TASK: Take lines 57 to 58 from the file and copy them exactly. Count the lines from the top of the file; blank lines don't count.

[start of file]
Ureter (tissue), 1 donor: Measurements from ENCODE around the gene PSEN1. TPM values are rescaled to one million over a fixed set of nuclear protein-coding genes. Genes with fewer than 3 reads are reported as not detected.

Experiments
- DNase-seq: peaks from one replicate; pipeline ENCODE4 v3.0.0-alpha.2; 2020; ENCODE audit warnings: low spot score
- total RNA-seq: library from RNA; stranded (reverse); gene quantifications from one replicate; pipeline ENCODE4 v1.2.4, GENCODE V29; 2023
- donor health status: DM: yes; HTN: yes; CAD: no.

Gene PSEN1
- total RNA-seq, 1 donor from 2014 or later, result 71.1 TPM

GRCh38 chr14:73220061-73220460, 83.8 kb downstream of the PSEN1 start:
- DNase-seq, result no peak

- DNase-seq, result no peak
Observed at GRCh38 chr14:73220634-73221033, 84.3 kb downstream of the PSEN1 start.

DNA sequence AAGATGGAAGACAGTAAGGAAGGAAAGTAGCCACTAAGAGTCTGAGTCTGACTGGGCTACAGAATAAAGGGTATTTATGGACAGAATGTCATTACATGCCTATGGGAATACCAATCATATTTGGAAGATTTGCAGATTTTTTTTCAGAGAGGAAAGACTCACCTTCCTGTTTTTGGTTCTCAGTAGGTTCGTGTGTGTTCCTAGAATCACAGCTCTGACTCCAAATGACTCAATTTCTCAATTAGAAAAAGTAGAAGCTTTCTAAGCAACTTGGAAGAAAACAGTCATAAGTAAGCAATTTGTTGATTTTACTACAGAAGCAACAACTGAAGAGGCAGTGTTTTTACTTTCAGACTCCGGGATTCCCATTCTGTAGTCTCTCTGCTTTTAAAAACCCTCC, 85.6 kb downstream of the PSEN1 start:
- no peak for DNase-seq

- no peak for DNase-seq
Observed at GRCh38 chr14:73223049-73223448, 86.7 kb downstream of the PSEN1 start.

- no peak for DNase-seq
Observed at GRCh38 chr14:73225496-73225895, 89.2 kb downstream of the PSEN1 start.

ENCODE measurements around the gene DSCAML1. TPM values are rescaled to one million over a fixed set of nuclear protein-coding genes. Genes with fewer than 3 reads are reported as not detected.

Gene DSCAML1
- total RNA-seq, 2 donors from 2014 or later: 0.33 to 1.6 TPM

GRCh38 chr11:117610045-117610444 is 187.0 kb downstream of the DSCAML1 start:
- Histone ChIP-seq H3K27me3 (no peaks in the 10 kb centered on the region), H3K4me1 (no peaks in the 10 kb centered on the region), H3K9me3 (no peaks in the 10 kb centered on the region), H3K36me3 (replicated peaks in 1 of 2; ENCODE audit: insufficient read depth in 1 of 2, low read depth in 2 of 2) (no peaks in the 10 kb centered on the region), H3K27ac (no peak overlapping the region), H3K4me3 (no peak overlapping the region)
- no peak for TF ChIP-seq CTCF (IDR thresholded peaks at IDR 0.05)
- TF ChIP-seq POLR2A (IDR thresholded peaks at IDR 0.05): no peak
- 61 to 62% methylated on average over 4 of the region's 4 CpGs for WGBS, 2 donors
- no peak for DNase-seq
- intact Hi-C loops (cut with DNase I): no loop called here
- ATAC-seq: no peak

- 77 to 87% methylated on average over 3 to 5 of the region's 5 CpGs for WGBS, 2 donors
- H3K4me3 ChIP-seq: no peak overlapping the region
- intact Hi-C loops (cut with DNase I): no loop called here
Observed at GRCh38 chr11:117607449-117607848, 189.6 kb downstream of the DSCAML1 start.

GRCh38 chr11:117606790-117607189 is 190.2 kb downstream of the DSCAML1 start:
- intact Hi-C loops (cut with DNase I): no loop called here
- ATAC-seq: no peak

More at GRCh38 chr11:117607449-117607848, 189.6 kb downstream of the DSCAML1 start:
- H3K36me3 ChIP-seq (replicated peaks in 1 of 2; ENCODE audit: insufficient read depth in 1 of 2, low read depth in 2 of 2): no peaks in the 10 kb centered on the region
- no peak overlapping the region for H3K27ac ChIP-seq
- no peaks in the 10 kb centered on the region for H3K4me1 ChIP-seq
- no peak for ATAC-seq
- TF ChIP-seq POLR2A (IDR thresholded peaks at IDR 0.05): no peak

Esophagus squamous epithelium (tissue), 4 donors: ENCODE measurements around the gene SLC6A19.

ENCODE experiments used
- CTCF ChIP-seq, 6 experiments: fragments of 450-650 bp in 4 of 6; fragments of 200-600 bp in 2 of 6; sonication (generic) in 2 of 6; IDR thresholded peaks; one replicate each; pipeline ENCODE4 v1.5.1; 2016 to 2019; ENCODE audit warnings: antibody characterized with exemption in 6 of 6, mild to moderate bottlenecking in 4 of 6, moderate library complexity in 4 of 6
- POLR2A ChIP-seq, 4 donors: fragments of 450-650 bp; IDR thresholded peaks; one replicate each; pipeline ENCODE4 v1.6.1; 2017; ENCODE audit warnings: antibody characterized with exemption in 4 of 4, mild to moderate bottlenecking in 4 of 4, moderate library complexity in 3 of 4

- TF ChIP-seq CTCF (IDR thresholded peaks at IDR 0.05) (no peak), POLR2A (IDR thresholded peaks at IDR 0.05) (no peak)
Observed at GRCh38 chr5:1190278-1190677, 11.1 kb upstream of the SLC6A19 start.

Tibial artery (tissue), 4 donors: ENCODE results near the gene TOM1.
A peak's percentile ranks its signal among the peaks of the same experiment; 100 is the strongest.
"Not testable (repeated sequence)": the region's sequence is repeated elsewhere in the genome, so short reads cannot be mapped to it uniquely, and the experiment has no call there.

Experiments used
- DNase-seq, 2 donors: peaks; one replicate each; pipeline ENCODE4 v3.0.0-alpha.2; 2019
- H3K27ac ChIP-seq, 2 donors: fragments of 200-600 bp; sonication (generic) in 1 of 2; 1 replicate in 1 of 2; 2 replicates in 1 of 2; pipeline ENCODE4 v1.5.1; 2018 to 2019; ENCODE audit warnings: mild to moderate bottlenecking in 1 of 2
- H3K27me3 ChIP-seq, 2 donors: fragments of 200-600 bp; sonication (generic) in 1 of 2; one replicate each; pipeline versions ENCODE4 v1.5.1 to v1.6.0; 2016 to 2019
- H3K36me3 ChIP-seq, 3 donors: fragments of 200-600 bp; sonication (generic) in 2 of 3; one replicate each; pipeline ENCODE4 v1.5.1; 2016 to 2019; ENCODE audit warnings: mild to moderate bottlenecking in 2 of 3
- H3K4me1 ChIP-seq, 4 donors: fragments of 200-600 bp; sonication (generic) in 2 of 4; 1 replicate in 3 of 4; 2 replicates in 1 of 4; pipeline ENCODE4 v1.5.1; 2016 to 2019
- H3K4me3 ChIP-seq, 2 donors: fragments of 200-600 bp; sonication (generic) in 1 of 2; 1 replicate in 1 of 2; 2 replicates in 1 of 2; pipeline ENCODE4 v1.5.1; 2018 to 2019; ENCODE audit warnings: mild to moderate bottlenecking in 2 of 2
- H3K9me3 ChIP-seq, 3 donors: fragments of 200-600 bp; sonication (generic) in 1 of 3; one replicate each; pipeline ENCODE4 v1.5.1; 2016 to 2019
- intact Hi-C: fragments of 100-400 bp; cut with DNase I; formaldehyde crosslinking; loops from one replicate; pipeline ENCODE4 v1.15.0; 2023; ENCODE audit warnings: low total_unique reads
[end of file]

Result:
- H3K4me3 ChIP-seq, 2 donors: fragments of 200-600 bp; sonication (generic) in 1 of 2; 1 replicate in 1 of 2; 2 replicates in 1 of 2; pipeline ENCODE4 v1.5.1; 2018 to 2019; ENCODE audit warnings: mild to moderate bottlenecking in 2 of 2
- H3K9me3 ChIP-seq, 3 donors: fragments of 200-600 bp; sonication (generic) in 1 of 3; one replicate each; pipeline ENCODE4 v1.5.1; 2016 to 2019